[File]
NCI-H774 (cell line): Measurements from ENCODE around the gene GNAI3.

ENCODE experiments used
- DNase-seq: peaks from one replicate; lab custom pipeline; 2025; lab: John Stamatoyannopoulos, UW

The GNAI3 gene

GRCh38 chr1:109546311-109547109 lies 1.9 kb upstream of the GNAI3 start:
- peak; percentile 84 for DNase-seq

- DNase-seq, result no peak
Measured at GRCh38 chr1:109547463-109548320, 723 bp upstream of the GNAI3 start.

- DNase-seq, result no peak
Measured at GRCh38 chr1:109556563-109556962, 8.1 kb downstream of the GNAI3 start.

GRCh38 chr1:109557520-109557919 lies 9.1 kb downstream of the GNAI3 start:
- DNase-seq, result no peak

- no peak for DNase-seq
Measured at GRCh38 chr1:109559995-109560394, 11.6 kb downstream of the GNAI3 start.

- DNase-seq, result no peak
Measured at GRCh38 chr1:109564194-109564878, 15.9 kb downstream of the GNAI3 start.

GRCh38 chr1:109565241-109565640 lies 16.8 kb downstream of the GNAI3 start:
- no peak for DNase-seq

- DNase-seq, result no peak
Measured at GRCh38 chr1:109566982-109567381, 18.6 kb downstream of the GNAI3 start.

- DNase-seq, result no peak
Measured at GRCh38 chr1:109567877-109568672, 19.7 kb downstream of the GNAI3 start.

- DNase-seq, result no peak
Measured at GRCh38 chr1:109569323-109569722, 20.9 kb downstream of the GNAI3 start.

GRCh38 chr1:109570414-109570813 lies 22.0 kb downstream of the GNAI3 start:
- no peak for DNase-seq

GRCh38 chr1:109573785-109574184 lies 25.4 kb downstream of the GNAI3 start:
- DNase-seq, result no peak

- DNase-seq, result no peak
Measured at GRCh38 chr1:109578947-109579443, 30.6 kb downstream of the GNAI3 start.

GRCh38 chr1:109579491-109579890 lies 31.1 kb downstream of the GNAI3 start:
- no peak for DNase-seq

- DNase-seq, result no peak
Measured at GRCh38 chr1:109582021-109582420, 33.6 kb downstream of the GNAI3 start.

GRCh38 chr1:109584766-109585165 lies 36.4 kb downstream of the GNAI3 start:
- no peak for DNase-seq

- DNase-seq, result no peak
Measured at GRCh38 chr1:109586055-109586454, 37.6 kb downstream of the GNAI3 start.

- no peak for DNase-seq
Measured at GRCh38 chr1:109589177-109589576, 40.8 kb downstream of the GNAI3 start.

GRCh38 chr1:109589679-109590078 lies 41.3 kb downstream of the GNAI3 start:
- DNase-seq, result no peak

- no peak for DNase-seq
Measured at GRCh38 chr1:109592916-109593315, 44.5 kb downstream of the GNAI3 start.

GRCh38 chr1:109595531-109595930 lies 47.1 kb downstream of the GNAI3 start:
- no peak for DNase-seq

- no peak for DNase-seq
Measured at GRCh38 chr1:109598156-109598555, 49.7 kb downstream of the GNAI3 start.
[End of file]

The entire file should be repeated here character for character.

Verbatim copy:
NCI-H774 (cell line): Measurements from ENCODE around the gene GNAI3.

ENCODE experiments used
- DNase-seq: peaks from one replicate; lab custom pipeline; 2025; lab: John Stamatoyannopoulos, UW

The GNAI3 gene

GRCh38 chr1:109546311-109547109 lies 1.9 kb upstream of the GNAI3 start:
- peak; percentile 84 for DNase-seq

- DNase-seq, result no peak
Measured at GRCh38 chr1:109547463-109548320, 723 bp upstream of the GNAI3 start.

- DNase-seq, result no peak
Measured at GRCh38 chr1:109556563-109556962, 8.1 kb downstream of the GNAI3 start.

GRCh38 chr1:109557520-109557919 lies 9.1 kb downstream of the GNAI3 start:
- DNase-seq, result no peak

- no peak for DNase-seq
Measured at GRCh38 chr1:109559995-109560394, 11.6 kb downstream of the GNAI3 start.

- DNase-seq, result no peak
Measured at GRCh38 chr1:109564194-109564878, 15.9 kb downstream of the GNAI3 start.

GRCh38 chr1:109565241-109565640 lies 16.8 kb downstream of the GNAI3 start:
- no peak for DNase-seq

- DNase-seq, result no peak
Measured at GRCh38 chr1:109566982-109567381, 18.6 kb downstream of the GNAI3 start.

- DNase-seq, result no peak
Measured at GRCh38 chr1:109567877-109568672, 19.7 kb downstream of the GNAI3 start.

- DNase-seq, result no peak
Measured at GRCh38 chr1:109569323-109569722, 20.9 kb downstream of the GNAI3 start.

GRCh38 chr1:109570414-109570813 lies 22.0 kb downstream of the GNAI3 start:
- no peak for DNase-seq

GRCh38 chr1:109573785-109574184 lies 25.4 kb downstream of the GNAI3 start:
- DNase-seq, result no peak

- DNase-seq, result no peak
Measured at GRCh38 chr1:109578947-109579443, 30.6 kb downstream of the GNAI3 start.

GRCh38 chr1:109579491-109579890 lies 31.1 kb downstream of the GNAI3 start:
- no peak for DNase-seq

- DNase-seq, result no peak
Measured at GRCh38 chr1:109582021-109582420, 33.6 kb downstream of the GNAI3 start.

GRCh38 chr1:109584766-109585165 lies 36.4 kb downstream of the GNAI3 start:
- no peak for DNase-seq

- DNase-seq, result no peak
Measured at GRCh38 chr1:109586055-109586454, 37.6 kb downstream of the GNAI3 start.

- no peak for DNase-seq
Measured at GRCh38 chr1:109589177-109589576, 40.8 kb downstream of the GNAI3 start.

GRCh38 chr1:109589679-109590078 lies 41.3 kb downstream of the GNAI3 start:
- DNase-seq, result no peak

- no peak for DNase-seq
Measured at GRCh38 chr1:109592916-109593315, 44.5 kb downstream of the GNAI3 start.

GRCh38 chr1:109595531-109595930 lies 47.1 kb downstream of the GNAI3 start:
- no peak for DNase-seq

- no peak for DNase-seq
Measured at GRCh38 chr1:109598156-109598555, 49.7 kb downstream of the GNAI3 start.